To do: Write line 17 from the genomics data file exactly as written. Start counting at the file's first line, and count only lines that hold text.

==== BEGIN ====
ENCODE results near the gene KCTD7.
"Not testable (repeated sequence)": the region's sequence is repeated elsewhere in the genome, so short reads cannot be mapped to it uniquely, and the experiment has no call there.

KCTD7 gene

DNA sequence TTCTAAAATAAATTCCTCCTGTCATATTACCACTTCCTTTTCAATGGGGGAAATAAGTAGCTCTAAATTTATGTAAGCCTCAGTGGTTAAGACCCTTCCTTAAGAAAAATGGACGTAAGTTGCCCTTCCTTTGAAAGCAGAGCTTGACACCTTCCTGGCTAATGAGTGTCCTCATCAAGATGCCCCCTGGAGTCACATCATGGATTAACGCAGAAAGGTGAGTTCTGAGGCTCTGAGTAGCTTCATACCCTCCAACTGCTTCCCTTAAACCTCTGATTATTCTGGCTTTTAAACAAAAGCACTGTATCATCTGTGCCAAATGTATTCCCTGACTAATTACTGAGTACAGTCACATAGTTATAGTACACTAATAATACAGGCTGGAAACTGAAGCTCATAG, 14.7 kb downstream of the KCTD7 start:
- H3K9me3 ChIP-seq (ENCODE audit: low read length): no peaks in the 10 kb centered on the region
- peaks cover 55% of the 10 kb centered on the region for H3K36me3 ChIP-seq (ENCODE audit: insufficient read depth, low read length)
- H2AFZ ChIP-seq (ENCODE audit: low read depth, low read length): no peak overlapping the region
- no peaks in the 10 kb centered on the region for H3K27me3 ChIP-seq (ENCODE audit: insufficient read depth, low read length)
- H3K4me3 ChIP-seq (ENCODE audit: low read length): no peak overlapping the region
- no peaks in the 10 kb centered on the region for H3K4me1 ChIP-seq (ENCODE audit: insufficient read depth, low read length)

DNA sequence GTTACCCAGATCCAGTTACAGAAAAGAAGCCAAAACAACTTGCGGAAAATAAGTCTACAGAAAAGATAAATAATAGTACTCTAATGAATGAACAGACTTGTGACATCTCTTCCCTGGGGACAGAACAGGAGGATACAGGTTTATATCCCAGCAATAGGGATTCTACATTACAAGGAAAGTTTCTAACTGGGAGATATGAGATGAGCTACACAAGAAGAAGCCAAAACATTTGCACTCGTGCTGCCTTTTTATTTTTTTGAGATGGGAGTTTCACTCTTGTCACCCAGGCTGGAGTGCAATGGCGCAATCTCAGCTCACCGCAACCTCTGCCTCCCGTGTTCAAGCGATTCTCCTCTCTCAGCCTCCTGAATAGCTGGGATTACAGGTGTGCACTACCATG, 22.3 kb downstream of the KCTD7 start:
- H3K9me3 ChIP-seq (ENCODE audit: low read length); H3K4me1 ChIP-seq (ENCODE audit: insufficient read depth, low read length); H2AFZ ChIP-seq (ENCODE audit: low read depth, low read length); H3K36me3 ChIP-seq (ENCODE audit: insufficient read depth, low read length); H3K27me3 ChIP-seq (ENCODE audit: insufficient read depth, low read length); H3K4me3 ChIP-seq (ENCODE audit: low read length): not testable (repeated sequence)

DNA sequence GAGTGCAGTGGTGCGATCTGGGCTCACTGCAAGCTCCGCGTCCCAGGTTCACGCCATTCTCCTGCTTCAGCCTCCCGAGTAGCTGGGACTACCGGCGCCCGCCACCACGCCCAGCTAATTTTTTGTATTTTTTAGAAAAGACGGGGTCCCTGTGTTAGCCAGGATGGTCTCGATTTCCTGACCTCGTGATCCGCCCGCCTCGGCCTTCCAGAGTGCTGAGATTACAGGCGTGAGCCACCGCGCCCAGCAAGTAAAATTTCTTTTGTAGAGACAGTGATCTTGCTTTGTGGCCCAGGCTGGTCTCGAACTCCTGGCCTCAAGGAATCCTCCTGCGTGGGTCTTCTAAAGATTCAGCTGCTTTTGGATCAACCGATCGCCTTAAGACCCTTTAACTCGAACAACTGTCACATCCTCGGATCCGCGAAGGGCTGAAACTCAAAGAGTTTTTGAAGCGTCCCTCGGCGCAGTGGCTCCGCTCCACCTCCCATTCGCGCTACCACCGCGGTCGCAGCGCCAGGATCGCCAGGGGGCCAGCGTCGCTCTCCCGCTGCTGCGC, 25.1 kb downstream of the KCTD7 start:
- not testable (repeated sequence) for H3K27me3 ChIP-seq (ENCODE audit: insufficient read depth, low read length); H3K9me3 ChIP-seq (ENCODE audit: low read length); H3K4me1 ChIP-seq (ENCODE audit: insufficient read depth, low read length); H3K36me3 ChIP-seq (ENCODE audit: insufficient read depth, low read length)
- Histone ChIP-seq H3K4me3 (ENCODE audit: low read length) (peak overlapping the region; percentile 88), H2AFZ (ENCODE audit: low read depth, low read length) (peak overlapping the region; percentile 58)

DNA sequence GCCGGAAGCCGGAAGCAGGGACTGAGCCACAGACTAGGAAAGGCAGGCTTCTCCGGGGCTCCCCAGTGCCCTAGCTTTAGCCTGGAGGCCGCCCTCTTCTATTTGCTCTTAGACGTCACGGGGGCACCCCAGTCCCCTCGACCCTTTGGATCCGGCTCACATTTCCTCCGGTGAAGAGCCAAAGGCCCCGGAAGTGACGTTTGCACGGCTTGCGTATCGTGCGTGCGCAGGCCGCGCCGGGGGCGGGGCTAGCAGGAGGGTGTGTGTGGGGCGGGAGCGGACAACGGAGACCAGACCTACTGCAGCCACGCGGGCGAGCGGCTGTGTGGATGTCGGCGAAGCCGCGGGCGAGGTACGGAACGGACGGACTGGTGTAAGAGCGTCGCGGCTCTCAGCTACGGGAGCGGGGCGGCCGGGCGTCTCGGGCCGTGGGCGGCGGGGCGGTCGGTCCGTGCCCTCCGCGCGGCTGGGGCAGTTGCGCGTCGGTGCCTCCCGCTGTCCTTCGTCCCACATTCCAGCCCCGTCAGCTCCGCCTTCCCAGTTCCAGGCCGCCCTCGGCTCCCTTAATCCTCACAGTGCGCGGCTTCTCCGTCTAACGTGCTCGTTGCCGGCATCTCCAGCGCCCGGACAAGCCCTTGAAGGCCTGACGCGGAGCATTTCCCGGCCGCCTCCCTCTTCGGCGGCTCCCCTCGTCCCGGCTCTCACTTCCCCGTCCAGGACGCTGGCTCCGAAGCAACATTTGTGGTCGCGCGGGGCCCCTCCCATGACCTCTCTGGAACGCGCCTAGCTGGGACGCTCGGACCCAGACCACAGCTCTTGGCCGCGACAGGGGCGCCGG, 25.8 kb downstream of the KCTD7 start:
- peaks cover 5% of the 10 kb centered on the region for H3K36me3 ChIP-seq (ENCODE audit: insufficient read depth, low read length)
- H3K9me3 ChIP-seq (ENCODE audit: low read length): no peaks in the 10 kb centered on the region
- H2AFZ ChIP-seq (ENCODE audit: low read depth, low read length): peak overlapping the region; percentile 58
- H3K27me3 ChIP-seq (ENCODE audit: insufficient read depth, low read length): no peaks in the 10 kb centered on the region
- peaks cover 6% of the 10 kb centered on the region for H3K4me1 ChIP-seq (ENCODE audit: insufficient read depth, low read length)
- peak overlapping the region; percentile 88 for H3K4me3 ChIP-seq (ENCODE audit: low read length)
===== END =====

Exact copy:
- peaks cover 5% of the 10 kb centered on the region for H3K36me3 ChIP-seq (ENCODE audit: insufficient read depth, low read length)